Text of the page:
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Europe An Accident Waiting to Happen, or 'Ever Closer To The Cliff'!

Economics / Unemployment May 17, 2012 - 12:42 PM GMT

By: Ian_R_Campbell


Best Financial Markets Analysis ArticleWhy Read: Because Youth Unemployment has to be at or near the top of both near-term and long-term economic issues that must be addressed, or if they aren't, bring the 'edge of the economic and societal cliff' ever closer.

Featured Article: A May 14 article focuses on Europe's youth unemployment numbers. The article reports that not only do many European countries currently suffer from serious youth unemployment rates, but also points out that while this may be a somewhat exacerbated problem currently, it is not a new phenomenon in many European countries. For example, the article reports that while youth unemployment rates have reached 51% in Greece and Spain, 36% in Italy, and 30% in Ireland, the average youth unemployment rate for the past 40 years has been:

  • 30% in Italy, where Italy's GDP grew at an annual rate of 2% during the 1994 - 2000 period and Italy's youth unemployment averaged 33% in those growth years; and,
  • 32% in Spain, where Spain's GDP grew at an annual rate of 3.6% from 1995 - 2007 and Spain's youth unemployment averaged 28% in those growth years.

The article claims that these historic European youth unemployment rates are the result of structural and educational problems - citing Germany's current 'just over' 8% youth unemployment rate and better coordinated school system and industry apprentice programs.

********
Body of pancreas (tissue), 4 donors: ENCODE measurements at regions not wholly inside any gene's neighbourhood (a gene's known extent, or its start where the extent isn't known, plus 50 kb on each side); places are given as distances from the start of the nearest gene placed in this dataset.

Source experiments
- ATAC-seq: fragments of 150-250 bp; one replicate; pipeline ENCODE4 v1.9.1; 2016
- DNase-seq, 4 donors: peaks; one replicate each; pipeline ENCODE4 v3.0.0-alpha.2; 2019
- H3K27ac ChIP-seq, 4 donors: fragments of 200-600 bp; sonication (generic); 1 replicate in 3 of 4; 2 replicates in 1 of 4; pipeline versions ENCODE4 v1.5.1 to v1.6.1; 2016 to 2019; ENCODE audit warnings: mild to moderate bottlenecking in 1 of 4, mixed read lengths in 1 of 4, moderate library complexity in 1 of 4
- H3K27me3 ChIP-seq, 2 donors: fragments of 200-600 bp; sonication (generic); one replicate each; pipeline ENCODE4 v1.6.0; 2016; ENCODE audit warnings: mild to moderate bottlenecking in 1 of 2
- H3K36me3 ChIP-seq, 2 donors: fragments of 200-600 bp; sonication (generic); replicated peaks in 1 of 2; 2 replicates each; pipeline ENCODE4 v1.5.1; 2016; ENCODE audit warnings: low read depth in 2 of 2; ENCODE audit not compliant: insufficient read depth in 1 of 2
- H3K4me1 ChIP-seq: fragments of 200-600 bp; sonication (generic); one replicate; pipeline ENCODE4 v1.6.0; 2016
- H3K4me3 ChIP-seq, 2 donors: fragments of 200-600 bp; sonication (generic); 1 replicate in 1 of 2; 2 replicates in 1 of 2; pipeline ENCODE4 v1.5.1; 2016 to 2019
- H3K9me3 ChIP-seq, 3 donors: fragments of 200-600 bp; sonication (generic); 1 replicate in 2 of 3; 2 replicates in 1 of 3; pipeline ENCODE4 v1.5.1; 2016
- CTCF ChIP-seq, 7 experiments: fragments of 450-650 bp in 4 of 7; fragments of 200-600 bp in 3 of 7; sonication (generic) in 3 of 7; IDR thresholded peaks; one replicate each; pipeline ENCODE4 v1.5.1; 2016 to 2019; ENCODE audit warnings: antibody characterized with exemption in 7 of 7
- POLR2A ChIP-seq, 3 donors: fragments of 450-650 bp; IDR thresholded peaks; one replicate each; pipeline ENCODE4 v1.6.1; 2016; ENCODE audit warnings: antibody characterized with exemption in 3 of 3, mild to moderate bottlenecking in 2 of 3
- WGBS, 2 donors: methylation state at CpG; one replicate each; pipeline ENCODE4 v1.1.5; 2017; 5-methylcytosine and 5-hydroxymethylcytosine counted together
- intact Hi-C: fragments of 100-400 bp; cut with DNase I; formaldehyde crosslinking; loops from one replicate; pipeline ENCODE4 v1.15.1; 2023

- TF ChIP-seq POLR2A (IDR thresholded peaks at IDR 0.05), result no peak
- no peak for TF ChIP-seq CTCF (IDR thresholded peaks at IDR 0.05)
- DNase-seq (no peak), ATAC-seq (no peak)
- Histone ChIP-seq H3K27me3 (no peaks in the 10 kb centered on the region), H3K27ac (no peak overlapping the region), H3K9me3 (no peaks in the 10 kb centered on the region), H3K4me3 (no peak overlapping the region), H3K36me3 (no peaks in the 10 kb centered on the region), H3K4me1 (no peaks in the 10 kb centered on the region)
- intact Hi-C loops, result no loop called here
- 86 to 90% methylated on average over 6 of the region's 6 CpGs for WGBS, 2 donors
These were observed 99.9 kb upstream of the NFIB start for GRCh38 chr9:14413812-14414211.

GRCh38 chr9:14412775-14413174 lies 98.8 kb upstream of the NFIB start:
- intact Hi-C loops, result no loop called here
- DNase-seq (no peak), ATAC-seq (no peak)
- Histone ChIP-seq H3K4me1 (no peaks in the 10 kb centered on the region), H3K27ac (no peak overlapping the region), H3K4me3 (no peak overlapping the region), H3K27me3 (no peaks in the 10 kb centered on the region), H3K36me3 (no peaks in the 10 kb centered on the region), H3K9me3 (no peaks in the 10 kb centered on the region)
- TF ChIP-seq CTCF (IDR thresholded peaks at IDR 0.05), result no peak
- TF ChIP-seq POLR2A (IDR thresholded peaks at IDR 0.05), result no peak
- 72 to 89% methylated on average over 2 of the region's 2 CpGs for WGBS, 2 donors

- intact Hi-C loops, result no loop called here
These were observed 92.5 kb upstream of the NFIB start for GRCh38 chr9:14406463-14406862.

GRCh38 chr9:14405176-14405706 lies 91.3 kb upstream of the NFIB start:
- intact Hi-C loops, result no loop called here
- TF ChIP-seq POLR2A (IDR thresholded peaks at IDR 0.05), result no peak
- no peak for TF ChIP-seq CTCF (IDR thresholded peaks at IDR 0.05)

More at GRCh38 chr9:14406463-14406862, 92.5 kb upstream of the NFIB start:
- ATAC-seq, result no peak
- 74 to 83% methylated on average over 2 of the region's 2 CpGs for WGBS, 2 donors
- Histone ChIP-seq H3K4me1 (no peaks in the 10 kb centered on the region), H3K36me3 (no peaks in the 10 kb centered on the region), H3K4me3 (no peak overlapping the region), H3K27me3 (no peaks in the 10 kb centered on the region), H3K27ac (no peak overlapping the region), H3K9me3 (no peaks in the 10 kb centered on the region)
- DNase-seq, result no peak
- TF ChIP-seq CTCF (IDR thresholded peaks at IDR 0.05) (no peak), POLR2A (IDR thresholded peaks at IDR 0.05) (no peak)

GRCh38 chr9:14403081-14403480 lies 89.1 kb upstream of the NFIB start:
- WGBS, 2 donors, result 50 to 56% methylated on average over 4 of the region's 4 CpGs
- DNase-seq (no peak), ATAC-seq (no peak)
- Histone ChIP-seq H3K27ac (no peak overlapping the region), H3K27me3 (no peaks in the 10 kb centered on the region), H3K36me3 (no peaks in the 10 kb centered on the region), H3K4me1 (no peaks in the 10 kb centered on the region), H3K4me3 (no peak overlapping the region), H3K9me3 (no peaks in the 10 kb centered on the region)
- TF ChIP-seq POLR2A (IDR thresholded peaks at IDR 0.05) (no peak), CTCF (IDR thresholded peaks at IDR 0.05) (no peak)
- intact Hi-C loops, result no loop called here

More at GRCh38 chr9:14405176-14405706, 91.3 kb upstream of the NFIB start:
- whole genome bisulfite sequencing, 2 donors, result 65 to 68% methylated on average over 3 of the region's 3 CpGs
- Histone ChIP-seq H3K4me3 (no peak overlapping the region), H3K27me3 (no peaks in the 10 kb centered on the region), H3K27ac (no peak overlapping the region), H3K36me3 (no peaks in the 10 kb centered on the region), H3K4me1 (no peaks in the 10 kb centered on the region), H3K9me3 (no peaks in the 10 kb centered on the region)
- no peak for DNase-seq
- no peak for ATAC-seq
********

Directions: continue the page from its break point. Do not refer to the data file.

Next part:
Commentary: That said, irrespective of Europe's past youth unemployment rates, youth unemployment simply has to be a very large and looming societal and economic problem in developed countries. The following table sets out the 2011 GDP, latest reported population, and 2007 and current reported youth unemployment rates for seven of the world's current 10 largest developed economies (2007 statistics for Japan, Russia and Australia not found):

  2011 GDP U.S.$ Trillions Population Millions Current Unemployment Rate % 2007 Youth Unemployment Rate % Current Youth Unemployment Rate %
United States 15.1 314 8.1 11.7 16.4
Germany 3.8 82 5.6 11.4 7.9
France 2.8 65 10.0 18.3 21.8
United Kingdom 2.4 62 8.2 13.6 21.9
Italy 2.2 59 9.8 21.3 35.9
Canada 1.7 35 7.3 11.0 13.9
Spain 1.5 46 24.4 17.4 51.1
Sources: Wikipedia, various, referenced Guardian article

These 2007 and 2012 youth unemployment rate statistics are set out in the following table:

2007 and 2012 youth unemployment rate statistics table

A second article reports on youth unemployment in OECD (Organization for Economic Co-operation and Development) countries. That article, published in The Guardian yesterday, has a number of interesting charts and tables that include many other countries - all of which charts and tables tell the same general story as set out in the foregoing table and chart.

Finally, a March, 2012 article reported the International Monetary Fund as saying the "the average unemployment rate among workers ages 15 - 24 is nearly twenty percent".